What happens after the world annually marks Rare Disease Day on the last day of February? We carry on with the intent and goals of Rare Disease Day all year round. The need to raise awareness about rare diseases like atypical HUS continues throughout the year. Awareness for the challenges that face aHUS patients of all ages. Awareness of the impact that aHUS has on multiple organs, and across all areas of life for patients and their whole family. Awareness of the emotional stresses and economic burdens for aHUS families. Awareness of the need for broader access to drugs, current therapies, and expanded treatment options. Awareness of the need for more collaborative initiatives, more research, improved diagnosis, and shared information about this life-threatening disease.
The aHUS Alliance project for Rare Disease Day 2018 focused on gathering patient experiences about genetic variants and triggers for aHUS activity, and there were 103 participants from 19 nations. (Watch the Video. Read about this project.) You’ll see the many faces of aHUS, but all offer a unique look into patient experiences and sadly some patient stories are portrayed in memorial tributes to lives lost to this rare and devastating disease. We thank participants for sharing these beautiful lives, rising about aHUS.
Kamal D Shah, founder of Atypical HUS India. Read more about Kamal’s inspiring aHUS story, including Kamal’s speech to the United Nations NGO committee in this aHUS interview.
How did the voices of aHUS community join together to provide insight as well as inspiration, with their participation in this aHUS Alliance project as part of the 2018 Rare Disease Day theme of ‘Research’? Five questions were answered, providing an opportunity to drill down data sets. Questions abound, but will project results yield confirmation of previous efforts or perhaps indicate new avenues to explore? Expect to see articles and data from this aHUS Alliance project, as well as regarding clinical trial and pharma pipeline updates, in the near future. National patient organizations around the world with interests in aHUS will continue initiatives and efforts, both individually and in partnership with others.An interim aHUS Patients Research Agenda, developed by and for international advocates who are themselves patients or caregivers, will continue to guide efforts. Clinicians and investigators will continue to learn, explore and treat but also to join in collaborative efforts that will add communication, sharing, and information to build a brighter future. A re-set of past practice for patient engagement is needed to build more effective pathways for communications and stakeholder interface.
As advocacy grows throughout 2018, we encourage people and groups to treat every day as a fresh opportunity to learn, share, and collaborate. The aHUS Alliance invites academics, researchers, industry, and professional societies or groups to join with us in initiatives of mutual interest. (Contact us: info@aHUSallianceAction.org)The aHUS Alliance 2018 Rare Disease Day project showcased the many faces of aHUS, but we’d be remiss if we didn’t also thank aHUS advocates who posted images of awareness and support for Rare Disease Day on social media. (See below, posted here by permission).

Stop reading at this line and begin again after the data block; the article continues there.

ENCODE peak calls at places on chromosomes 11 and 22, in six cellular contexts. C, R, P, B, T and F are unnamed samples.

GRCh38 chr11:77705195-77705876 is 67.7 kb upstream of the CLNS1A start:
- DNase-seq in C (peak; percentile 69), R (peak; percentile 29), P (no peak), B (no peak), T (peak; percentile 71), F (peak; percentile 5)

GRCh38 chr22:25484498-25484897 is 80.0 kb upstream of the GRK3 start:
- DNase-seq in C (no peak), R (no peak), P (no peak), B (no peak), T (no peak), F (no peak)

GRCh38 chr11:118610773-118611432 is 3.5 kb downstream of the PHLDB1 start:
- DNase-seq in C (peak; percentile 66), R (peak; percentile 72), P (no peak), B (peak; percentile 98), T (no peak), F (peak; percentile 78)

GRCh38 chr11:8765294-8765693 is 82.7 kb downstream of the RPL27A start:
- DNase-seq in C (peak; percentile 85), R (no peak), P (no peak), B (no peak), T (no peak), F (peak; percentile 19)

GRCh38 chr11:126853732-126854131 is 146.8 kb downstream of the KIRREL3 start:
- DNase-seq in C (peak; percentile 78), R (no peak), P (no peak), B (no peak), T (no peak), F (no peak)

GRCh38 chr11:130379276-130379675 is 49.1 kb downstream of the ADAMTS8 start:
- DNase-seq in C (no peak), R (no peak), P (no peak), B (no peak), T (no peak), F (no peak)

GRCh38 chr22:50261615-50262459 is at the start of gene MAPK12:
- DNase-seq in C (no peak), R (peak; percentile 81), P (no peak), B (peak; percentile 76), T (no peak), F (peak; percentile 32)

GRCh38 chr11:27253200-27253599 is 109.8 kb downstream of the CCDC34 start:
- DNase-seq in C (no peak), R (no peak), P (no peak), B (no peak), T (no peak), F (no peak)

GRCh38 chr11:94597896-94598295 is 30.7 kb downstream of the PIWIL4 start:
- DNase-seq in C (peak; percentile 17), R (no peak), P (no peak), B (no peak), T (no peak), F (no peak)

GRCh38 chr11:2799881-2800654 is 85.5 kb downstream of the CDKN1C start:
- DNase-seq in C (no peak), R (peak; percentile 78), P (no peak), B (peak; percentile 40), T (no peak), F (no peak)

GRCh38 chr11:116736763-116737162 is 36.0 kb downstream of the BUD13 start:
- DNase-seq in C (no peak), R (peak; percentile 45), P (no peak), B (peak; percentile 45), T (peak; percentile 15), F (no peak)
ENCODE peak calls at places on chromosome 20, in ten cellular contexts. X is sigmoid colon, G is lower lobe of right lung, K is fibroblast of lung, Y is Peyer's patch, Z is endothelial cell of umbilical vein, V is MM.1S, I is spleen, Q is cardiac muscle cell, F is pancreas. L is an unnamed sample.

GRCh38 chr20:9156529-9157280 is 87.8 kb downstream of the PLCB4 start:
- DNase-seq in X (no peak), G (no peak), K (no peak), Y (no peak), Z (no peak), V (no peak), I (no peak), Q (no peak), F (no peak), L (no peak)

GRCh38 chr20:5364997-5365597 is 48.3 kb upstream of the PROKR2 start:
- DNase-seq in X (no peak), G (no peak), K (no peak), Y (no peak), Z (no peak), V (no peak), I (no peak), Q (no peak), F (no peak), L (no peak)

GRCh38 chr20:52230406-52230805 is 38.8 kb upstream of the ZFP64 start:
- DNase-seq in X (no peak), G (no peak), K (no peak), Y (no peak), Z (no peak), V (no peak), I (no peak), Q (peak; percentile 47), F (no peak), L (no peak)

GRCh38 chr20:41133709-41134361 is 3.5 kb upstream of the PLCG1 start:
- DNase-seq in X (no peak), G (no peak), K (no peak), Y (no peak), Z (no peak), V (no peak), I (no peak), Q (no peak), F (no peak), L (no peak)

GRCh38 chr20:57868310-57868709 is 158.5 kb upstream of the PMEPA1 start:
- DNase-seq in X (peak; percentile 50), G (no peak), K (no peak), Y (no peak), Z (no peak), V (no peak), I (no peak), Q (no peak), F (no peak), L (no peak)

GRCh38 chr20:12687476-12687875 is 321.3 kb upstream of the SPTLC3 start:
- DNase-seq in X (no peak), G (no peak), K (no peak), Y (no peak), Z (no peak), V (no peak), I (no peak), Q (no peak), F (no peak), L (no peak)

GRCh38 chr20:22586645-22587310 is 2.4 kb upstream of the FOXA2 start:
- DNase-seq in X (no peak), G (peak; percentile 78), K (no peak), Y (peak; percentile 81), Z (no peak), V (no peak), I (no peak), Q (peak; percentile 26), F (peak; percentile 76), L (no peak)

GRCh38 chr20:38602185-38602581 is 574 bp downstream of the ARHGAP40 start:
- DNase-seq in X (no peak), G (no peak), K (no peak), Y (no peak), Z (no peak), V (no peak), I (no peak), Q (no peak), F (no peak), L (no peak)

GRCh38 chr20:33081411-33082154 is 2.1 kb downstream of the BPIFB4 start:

Jill C-S (Alaska USA) joined in the global Rare Disease Day 2018 campaign to #ShareYourRare, sharing this photo from a strong & loving Mom, in honor of her beautiful daughter Britney who today is doing fine despite her aHUS diagnosis.
Nette C-D created a very moving photo collage that’s a tribute to her amazing daughter Phoenixx D (Massachusetts USA). Diagnosed at 10 months of age, Phoenixx has bravely battled through troubled times and will shortly celebrate her 4th birthday.
Isabella P (Florida, USA) shows ‘personality plus’ as she poses with a beautifully decorated cake to mark Rare Disease Day last year. Look at how this precious child has grown, in size and confidence, wearing an aHUS awareness t-shirt for Rare Disease Day 2018.
aHUS & Rare Disease Day advocacy may be varied, but it is always meaningful and valued. Payton H (Texas USA) was excited about sharing Rare Disease Day with her school and classmates, and gave awareness bracelets to all the teachers. In this photo, Payton proudly displays this colorful poster with its heartfelt message ‘We support Payton’. The aHUS Alliance does too!
Jaxxon R (Texas USA) can capture the world by the tail. His loving mother helps this wonderful child live a full life, refusing to be defined by his diagnosis.
Posted on Rare Disease Day 2018 this image exemplifies the title of this blog, The Many Faces of Atypical HUS. Look beyond the Star Wars costumes, and you’ll find aHUS family strength and resilience embodied in this Rare Disease Day photo posted by Jeff S (Pennsylvania USA) in honor of his lovely daughter Erica. Starting in 2013, Jeff continues to post this photo each year and on Rare Disease Day 2018 it reminds us not only of the importance of supportive family and friends – but to also seize the joy in each day and not to let our rare disease define us.
The need for rare disease advocacy does not end on the last day of February, it begins anew with re-energized commitment, new collaborations, and innovative ideas to advance & make progress. For those living with atypical HUS, every day is Rare Disease Day – let’s work together for a brighter tomorrow.
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